UN Security Council imposes arms embargo on South Sudan

Source: Xinhua| 2018-07-14 00:15:30|Editor: Mu Xuequan
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UNITED NATIONS, July 13 (Xinhua) -- The Security Council on Friday adopted a resolution to impose an arms embargo on South Sudan in addition to current sanctions, till May 31, 2019.

Resolution 2428 won nine votes in favor, the minimum requirement for adoption. The remaining six members of the Security Council -- Bolivia, China, Equatorial Guinea, Ethiopia, Kazakhstan and Russia -- abstained.

To be adopted, a Security Council resolution needs nine votes in favor and no veto from any of the five permanent members of the council -- Britain, China, France, Russia and the United States.

Resolution 2428 renews a travel ban and asset freeze against designated individuals and entities till May 31, 2019. It also renews the mandate of the Panel of Experts, who assist the work of the sanctions committee, until July 1, 2019.

The resolution adds two individuals to the blacklist for travel ban and asset freeze. They are Malek Reuben Riak Rengu, the former deputy chief of staff of South Sudan's army, and Paul Malong Awan, former chief of staff of South Sudan's army who rebelled last year.

The resolution expresses deep concern at the failures of South Sudanese leaders to bring an end to the hostilities and condemns the continued and flagrant violations of peace agreements.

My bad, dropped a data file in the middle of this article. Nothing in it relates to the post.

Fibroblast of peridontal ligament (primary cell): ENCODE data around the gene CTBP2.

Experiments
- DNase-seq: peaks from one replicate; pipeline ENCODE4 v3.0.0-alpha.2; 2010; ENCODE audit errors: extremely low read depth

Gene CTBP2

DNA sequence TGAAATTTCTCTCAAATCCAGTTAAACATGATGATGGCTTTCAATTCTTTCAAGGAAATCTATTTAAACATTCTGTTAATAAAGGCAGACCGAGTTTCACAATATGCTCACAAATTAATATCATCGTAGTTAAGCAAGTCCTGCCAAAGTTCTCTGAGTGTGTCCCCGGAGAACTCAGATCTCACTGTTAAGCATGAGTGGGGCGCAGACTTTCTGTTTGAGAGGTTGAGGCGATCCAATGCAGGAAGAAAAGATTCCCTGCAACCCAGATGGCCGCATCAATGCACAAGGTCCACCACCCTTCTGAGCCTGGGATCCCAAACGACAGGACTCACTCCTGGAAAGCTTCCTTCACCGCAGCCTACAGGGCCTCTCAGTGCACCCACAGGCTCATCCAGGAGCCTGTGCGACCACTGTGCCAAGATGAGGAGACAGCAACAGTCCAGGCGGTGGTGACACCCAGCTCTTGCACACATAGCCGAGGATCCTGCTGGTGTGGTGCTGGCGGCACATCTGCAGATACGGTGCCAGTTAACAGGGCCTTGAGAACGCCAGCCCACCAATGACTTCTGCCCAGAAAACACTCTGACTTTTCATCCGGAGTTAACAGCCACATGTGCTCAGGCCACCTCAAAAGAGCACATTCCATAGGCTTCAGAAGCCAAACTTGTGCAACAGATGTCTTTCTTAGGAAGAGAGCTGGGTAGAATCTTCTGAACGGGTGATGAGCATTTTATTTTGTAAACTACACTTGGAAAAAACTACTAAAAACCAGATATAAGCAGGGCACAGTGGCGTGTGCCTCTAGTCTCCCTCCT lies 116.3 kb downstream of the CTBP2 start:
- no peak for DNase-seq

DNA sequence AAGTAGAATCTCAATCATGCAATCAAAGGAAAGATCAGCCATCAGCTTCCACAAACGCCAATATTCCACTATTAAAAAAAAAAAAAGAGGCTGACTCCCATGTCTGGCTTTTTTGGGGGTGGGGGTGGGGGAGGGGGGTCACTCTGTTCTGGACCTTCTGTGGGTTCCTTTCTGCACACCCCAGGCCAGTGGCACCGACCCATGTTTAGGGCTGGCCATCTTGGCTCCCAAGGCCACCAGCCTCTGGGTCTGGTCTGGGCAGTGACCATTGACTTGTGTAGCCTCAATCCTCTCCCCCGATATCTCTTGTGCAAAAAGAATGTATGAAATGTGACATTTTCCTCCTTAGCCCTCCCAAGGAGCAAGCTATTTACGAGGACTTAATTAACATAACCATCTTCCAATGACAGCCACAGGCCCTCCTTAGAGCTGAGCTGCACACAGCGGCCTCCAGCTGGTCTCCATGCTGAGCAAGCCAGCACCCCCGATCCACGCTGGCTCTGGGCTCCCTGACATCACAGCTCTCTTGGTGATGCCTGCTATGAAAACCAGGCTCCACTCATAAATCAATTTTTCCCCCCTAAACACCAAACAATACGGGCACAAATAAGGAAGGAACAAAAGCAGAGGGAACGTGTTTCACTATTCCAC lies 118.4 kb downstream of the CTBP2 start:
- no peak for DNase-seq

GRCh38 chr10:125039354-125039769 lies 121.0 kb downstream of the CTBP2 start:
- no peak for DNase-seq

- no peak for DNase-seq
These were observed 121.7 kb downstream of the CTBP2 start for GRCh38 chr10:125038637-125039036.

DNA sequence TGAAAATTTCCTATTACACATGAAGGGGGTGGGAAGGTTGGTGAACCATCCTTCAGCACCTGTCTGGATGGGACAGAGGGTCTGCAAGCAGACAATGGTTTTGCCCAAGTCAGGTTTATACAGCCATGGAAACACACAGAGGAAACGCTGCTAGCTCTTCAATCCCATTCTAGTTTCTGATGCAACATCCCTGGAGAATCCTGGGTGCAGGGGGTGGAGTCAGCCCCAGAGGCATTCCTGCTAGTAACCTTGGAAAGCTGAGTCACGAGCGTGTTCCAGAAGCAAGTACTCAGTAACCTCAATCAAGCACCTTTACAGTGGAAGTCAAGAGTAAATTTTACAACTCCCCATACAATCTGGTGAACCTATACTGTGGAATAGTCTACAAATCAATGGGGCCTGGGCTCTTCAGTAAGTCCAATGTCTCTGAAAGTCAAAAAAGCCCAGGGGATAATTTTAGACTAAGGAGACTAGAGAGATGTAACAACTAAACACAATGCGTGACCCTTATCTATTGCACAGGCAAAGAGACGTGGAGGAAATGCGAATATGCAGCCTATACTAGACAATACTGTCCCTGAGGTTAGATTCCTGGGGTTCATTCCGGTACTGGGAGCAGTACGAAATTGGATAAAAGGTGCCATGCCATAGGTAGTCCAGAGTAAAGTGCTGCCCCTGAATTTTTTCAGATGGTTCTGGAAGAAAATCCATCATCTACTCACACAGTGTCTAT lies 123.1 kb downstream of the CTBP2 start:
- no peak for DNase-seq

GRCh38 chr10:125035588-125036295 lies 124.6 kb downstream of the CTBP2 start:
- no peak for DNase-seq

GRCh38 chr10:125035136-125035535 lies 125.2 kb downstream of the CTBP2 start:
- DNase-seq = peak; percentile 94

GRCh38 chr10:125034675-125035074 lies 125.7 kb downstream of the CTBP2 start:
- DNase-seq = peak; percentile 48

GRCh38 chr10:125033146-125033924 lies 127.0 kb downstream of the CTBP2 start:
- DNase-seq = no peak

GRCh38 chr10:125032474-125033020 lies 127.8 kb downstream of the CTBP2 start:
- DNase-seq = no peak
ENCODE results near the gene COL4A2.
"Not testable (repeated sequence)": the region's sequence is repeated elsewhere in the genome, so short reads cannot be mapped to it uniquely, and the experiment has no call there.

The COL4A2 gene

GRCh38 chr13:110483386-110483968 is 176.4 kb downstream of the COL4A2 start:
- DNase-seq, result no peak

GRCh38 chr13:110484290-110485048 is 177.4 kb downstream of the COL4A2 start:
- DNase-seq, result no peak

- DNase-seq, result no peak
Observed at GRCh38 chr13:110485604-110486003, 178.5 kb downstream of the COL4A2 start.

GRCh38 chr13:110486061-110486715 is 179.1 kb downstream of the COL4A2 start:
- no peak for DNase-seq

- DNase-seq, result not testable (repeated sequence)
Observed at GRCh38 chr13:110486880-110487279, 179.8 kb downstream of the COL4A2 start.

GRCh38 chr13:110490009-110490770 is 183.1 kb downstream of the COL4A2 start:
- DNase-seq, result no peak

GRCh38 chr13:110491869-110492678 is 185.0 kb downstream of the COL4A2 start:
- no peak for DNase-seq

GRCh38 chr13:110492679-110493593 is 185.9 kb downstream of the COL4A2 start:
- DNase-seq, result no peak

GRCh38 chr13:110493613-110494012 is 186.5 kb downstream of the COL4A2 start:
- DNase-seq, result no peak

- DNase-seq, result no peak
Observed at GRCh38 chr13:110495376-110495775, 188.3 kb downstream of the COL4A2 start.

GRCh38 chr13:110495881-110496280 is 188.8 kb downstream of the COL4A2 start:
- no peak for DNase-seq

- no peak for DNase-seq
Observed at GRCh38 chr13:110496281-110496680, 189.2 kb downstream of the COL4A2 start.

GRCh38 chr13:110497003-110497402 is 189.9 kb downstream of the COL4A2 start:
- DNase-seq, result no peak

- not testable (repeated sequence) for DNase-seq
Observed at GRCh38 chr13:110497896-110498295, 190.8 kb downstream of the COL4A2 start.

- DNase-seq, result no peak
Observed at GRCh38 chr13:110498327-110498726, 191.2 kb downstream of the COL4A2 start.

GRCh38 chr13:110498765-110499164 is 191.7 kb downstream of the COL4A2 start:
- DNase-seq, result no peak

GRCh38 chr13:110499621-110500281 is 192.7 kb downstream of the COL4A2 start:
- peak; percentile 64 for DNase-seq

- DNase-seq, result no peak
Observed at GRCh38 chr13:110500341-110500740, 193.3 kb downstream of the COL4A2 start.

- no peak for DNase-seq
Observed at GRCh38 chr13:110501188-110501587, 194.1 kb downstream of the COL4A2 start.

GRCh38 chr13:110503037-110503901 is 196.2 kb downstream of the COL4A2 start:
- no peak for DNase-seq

The Security Council adopted a U.S.-drafted resolution on May 31 to renew South Sudan sanctions temporarily till July 15, 2018, to allow time for the introduction of an arms embargo unless the parties stop fighting and agree on a viable political agreement.

A recent report of UN Secretary-General Antonio Guterres said fighting did not stop in South Sudan.

Before the vote, Ethiopian Ambassador to the United Nations Tekeda Alemu, whose country is leading regional efforts to revitalize the South Sudan peace process, told the Security Council that the timing for the introduction of an arms embargo is not right and asked members not to vote for the U.S. draft.

Shortly after its independence from Sudan in 2011, South Sudan plunged into civil war. Up to 300,000 people are estimated to have been killed since late 2013. More than 1.5 million people have fled to neighboring countries, and many more are internally displaced.